I walked toward what I thought was the old town, and upon getting a map from a hotel, found out I was walking in the opposite direction. I doubled back and discovered the long, tree-lined shopping street and canal river flowing down its middle and adorned with ornate fountains and statues. I walked through the old town to the Rhine and the one remaining palace tower, then back towards my car. On the way, I stumbled upon a reception at the Stadtmuseum about Cameroon after 1884 when it became a German colony and the process of decolonization. I partook in a delicious traditional Cameroon meal, and enjoyed the exhibits, which were in both German and French. Around 11pm I crawled off to sleep.
September 13. I returned to Düsseldorf and spent four hours in the Stadtmuseum, which did much to lessen my ignorance of the sociopolitical history in this region of the Rhine. I hadn’t had time to explore museums in Bonn or Cologne, so this was my first foray. The town began as a small settlement on the Düssel river. The people of Düsseldorf supported the Counts of the Berg who successfully fought off the Archbishop of Cologne’s forces. This paved the way for Düsseldorf’s elevation to city status, which is commemorated by a monument on the Burgplatz. After this battle the relationship between the cities deteriorated, because they were commercial rivals; it is often said that there is a kind of hostility between the citizens of Cologne and Düsseldorf.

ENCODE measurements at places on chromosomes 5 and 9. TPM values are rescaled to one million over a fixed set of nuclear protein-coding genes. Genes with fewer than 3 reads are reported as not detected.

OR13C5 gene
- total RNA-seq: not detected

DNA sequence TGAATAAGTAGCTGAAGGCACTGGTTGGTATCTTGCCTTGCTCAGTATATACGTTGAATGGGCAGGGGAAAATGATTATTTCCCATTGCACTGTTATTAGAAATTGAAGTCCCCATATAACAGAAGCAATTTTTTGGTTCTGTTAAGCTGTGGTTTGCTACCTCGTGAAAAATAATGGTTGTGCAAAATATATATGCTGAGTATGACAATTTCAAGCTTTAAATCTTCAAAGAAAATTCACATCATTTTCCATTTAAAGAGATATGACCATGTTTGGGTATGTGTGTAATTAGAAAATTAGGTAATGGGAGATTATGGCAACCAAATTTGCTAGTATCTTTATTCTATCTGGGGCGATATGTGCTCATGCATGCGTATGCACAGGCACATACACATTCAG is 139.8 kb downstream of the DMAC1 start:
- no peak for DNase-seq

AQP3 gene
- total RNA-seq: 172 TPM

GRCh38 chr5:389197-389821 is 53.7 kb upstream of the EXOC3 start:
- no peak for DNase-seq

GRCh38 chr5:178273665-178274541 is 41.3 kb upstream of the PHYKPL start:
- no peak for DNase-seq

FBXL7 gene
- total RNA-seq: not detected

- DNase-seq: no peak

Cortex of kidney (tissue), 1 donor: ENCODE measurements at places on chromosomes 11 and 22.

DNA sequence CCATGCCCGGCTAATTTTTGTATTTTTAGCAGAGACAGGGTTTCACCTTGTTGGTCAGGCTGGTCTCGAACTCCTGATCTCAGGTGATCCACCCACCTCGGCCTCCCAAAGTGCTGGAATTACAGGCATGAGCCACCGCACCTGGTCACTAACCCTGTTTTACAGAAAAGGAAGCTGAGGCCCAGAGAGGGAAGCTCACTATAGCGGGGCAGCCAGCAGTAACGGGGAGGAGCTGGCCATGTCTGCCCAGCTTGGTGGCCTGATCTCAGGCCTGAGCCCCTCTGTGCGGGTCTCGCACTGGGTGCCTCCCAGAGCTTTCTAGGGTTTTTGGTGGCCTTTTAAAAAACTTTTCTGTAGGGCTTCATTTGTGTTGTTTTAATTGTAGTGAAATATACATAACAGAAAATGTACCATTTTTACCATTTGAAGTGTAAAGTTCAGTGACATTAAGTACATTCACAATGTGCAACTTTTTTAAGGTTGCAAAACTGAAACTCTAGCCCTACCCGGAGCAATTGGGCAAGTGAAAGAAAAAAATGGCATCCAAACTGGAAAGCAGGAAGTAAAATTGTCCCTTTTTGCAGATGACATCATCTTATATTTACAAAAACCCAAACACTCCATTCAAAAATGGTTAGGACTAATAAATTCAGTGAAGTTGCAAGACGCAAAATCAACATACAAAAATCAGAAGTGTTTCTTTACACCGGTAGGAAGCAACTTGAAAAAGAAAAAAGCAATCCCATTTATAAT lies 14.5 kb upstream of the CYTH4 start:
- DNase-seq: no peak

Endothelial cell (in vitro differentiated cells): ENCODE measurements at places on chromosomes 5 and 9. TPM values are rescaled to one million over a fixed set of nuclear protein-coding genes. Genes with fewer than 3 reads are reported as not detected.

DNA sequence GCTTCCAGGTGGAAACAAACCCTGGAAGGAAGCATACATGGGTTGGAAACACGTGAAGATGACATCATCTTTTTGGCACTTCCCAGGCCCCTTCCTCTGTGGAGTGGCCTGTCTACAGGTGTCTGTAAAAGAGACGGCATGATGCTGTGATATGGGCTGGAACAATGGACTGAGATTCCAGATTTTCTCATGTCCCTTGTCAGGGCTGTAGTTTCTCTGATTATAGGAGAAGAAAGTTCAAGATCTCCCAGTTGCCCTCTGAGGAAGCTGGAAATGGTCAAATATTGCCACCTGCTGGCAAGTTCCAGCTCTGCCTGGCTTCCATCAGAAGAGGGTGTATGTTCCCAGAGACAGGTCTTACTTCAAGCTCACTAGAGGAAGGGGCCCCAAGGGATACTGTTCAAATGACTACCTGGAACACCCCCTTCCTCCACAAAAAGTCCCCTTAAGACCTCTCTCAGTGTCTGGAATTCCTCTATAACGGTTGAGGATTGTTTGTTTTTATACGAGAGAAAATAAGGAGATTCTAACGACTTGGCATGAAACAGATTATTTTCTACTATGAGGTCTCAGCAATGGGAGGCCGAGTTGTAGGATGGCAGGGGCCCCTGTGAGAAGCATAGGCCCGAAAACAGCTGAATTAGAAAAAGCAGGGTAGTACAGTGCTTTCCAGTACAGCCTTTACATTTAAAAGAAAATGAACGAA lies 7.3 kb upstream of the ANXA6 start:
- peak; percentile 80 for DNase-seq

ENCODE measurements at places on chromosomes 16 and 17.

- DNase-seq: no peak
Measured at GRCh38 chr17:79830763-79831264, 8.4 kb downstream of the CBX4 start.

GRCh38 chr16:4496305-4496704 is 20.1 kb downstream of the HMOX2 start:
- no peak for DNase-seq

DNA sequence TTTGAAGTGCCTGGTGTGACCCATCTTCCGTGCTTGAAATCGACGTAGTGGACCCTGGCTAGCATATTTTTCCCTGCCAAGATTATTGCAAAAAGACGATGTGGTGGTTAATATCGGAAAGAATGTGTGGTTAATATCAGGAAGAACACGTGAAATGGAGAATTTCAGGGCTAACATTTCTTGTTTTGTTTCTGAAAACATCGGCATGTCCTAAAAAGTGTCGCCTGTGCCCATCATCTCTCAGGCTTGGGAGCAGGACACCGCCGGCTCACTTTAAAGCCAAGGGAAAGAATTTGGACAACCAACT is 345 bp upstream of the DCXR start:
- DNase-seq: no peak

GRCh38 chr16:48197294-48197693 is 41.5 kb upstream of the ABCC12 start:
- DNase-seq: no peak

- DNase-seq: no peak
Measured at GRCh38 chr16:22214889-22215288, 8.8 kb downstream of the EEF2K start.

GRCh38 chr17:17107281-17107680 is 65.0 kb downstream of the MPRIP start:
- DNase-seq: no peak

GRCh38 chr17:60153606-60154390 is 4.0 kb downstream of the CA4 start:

In 1380, the dukes of Berg moved their seat to the town and Düsseldorf was made regional capital of the Duchy of Berg. During the following centuries several famous landmarks were built, including the Collegiate Church of St Lambertus. In 1609, the ducal line of the United Duchies of Jülich-Cleves-Berg died out, and after a virulent struggle over succession, Jülich and Berg fell to the Wittelsbach Counts of Palatinate-Neuburg, who made Düsseldorf their main domicile, even after they inherited the Electorate of the Palatinate, in 1685, becoming now Prince-electors as Electors Palatine.
Under the art loving Johann Wilhelm II (r. 1690–1716), a vast art gallery with a huge selection of paintings and sculptures, were housed in the Stadtschloss (city castle), and later an academy of fine arts was formed by such figures as Joseph Beuys, Emanuel Leutze, August Macke, Gerhard Richter, Sigmar Polke, and Andreas Gursky. After his death, the city fell on hard times again, especially after Elector Charles Theodore inherited Bavaria and moved the electoral court to Munich. With him he took the art collection, which became part of what is now the Alte Pinakothek in Munich. Destruction and poverty struck Düsseldorf after the Napoleonic Wars. By the mid-19th century, Düsseldorf enjoyed a revival thanks to the Industrial Revolution as the city boasted 100,000 inhabitants by 1882; the figure doubled in 1892.
I took a last walk along the stately tree-lined shopping avenue, formerly a royal boulevard, then bid my leave of the lovely town, vowing to return. I was finally on the road to Eibergen, the Netherlands, and arrived at Roel and Coosje’s lovely duplex at 6pm. Roel was out, making arrangements for the sad occasion of his mother’s funeral. Coosje welcomed me and we had a nice chat. After several hours I took a shower, washed clothes, and organized my things, which had become a clutter from living in the car. Roel got home late, and we talked till late about nearby places to visit.